By Iain Marlow, Dominic Lau and Natalie Lung
(Bloomberg) -- China’s state-owned Global Times newspaper deleted a tweet in which it had reported that Hong Kong’s government was expected to announce a curfew this weekend.
The initial tweet and ensuing deletion came after the city’s government announced all schools would be suspended through Sunday amid a fourth straight day of chaos. The city’s subway operator has partially suspended service and protesters continue to block roads, as residents wonder what could come next.
The financial hub has been paralysed since Monday morning, when a protester was shot during protests, igniting city-wide rallies and violent clashes. The situation has worsened in the days since, with most major universities canceling classes and companies telling employees to work from home.
Two people remain in critical condition from the recent clashes. One 70-year-old man was hit by what appeared to be a brick thrown by protesters, according to the government and police. A 15-year-old boy underwent brain surgery after sustaining a head injury from what may have been a tear gas canister, local news organisation RTHK reported.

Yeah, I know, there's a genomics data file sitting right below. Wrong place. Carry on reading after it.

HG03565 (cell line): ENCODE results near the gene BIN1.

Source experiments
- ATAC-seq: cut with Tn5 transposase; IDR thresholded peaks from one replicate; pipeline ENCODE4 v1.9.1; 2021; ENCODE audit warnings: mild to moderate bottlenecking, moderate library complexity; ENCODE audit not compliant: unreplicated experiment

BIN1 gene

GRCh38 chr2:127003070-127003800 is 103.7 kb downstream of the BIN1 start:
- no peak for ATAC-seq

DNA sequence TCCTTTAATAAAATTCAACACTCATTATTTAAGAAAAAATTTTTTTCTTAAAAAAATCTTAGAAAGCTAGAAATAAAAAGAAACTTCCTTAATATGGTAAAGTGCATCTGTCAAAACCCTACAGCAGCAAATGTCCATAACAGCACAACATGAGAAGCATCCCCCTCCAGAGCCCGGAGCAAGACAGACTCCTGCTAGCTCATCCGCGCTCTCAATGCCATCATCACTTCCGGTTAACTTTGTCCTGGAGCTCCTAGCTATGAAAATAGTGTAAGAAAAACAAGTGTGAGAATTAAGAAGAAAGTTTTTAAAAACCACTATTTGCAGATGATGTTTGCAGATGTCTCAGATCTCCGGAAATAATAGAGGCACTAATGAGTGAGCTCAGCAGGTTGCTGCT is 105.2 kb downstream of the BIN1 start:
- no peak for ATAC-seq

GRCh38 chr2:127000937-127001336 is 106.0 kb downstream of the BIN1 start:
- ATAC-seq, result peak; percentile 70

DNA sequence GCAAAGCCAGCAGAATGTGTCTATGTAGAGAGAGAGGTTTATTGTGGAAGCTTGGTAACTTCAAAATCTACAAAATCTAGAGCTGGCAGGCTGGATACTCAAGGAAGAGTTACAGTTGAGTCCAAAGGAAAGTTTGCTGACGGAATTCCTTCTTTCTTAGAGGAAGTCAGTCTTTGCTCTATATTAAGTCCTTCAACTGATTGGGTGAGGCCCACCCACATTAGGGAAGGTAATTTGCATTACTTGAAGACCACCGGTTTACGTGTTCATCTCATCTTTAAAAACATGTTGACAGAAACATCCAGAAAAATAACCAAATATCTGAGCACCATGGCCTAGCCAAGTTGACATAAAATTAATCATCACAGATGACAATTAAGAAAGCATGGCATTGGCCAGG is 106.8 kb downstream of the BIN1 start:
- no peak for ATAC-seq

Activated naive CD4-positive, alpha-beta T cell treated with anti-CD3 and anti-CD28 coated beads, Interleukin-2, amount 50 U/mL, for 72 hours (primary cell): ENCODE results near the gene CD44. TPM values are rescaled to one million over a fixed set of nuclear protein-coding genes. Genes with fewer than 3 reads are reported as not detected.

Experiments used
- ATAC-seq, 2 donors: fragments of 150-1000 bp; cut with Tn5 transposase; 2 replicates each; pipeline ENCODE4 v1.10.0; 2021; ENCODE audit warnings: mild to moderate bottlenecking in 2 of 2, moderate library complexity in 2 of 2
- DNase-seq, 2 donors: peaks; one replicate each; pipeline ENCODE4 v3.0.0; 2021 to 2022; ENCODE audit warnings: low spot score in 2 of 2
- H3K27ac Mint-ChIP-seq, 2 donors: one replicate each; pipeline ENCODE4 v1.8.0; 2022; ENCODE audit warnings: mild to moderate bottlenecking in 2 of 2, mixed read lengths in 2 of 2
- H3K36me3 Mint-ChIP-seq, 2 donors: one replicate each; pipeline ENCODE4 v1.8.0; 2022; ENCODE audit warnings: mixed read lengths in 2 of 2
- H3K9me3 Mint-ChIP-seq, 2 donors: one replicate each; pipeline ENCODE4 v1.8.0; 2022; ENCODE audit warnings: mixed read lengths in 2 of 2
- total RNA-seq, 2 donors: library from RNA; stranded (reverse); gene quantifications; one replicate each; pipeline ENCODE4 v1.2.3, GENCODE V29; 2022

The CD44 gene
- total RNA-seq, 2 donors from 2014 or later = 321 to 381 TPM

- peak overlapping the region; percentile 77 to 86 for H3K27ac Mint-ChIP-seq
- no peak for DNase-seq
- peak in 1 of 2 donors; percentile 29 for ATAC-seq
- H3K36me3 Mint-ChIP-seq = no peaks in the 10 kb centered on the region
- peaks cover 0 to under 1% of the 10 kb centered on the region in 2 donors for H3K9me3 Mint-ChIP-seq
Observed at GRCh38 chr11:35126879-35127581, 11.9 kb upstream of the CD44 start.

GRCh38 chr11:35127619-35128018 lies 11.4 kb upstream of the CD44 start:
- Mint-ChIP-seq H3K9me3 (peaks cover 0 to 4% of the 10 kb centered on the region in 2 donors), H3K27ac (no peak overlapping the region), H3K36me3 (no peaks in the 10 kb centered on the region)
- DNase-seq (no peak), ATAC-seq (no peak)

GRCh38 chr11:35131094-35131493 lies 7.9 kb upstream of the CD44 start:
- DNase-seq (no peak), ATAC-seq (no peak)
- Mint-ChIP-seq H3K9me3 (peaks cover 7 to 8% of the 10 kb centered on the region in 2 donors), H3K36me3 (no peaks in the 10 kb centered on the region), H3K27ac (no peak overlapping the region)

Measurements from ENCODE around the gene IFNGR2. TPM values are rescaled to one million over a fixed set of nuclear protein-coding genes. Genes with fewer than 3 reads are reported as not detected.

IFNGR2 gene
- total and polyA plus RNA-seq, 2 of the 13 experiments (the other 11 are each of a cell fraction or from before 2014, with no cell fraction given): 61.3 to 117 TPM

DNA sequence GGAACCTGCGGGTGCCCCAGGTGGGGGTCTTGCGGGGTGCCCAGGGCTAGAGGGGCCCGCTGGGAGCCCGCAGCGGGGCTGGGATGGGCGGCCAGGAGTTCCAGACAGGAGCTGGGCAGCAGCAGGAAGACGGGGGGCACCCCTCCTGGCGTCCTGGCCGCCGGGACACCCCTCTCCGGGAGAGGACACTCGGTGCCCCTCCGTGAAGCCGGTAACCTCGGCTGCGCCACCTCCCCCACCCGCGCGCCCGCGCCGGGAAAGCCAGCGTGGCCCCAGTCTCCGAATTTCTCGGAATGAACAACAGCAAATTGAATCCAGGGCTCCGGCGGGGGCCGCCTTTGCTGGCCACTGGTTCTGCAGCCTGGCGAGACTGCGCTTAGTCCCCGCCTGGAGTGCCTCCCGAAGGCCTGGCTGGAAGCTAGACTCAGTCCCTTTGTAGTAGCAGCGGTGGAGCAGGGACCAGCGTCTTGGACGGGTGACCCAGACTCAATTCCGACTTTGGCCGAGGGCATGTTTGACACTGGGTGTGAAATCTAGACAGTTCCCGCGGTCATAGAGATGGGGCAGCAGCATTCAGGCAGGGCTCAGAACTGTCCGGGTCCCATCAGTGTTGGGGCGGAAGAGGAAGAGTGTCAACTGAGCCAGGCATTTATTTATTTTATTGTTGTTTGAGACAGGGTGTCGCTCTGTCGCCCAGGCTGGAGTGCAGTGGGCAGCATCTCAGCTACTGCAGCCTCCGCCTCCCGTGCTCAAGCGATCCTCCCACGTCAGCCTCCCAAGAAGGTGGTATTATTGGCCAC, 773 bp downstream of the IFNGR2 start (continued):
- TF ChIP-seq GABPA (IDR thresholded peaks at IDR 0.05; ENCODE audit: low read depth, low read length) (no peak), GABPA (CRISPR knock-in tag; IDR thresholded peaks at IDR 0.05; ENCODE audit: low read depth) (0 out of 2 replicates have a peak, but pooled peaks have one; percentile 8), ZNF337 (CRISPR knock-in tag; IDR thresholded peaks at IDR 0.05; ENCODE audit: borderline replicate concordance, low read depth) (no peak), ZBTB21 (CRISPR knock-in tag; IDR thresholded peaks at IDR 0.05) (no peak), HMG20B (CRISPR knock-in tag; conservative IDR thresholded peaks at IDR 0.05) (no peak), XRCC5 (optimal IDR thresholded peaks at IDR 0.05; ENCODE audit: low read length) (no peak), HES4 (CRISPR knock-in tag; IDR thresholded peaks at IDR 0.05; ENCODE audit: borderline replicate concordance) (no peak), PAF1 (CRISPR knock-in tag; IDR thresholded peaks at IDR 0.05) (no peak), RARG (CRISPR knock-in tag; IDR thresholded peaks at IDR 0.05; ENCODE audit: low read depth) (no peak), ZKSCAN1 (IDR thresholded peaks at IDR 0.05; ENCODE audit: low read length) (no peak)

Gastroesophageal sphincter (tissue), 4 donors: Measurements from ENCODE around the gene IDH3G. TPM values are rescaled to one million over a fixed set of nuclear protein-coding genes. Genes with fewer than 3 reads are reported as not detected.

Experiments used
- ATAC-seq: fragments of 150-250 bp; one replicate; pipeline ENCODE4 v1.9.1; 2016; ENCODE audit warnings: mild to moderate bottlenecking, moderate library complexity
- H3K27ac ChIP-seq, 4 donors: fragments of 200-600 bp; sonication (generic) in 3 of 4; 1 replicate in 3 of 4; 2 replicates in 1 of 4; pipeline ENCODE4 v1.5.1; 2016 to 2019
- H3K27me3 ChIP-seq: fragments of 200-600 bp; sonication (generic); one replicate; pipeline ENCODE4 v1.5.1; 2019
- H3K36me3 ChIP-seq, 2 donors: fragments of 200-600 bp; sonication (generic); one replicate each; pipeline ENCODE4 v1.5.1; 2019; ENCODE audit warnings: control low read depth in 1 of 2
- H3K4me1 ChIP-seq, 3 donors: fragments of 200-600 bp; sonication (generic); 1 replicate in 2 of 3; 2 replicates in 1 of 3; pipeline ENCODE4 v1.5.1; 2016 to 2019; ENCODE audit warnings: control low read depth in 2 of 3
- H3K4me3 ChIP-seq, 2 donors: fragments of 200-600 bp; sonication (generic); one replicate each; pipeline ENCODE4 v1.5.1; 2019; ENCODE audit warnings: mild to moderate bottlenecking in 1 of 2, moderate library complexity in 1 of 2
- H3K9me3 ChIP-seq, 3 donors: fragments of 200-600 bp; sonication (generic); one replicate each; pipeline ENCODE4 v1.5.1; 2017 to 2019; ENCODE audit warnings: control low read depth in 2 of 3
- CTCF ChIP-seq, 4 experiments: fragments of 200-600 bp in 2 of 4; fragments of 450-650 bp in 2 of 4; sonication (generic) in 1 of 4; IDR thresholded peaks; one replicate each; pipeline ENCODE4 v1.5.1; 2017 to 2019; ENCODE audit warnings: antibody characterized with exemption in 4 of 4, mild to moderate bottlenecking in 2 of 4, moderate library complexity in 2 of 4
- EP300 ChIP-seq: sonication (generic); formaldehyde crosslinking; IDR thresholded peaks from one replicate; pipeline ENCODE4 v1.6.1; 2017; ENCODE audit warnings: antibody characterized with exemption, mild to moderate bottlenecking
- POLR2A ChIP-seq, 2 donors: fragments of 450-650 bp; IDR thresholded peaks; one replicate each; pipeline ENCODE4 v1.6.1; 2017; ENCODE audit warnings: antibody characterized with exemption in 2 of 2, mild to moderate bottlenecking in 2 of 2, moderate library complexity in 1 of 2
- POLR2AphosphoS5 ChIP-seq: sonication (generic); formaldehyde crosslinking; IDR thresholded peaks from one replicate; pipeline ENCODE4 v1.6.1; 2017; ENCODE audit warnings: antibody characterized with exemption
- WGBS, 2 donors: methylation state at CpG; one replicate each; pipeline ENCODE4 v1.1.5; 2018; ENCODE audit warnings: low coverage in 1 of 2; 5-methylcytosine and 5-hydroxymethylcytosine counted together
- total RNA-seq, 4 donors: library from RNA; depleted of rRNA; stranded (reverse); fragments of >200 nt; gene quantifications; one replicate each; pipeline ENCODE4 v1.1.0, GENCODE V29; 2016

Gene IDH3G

The protests, which have been raging for five months in pursuit of greater democracy in the former British colony, first intensified Friday after a student died of injuries sustained near a protest. Chief Executive Carrie Lam held a late-night session with her advisors and government ministers last night, according to reports, and may be considering further measures. She has previously vowed not to give in to violent demonstrations.
Global Times reports a possible curfew
MTR Corp. announced some rail line closures on Thursday morning
Lam reportedly met with senior officials Wednesday night
Some roads remain blocked by protesters
Two people in critical condition
Local stocks fell, with the benchmark Hang Seng index closing down 1.8%
Here’s the latest (all times local):
Global Times deletes curfew tweet (4:03 p.m.)
China’s state-owned Global Times newspaper deleted a tweet in which it had said Hong Kong’s government was expected to announce a curfew this weekend.
Global Times warns of curfew (3:30 p.m.)
The Global Times tweeted that Hong Kong’s government was expected to announce a curfew this weekend, citing unnamed sources.
— Global Times (@globaltimesnews) November 14, 2019
Protesters gather in Central (1:45 p.m.)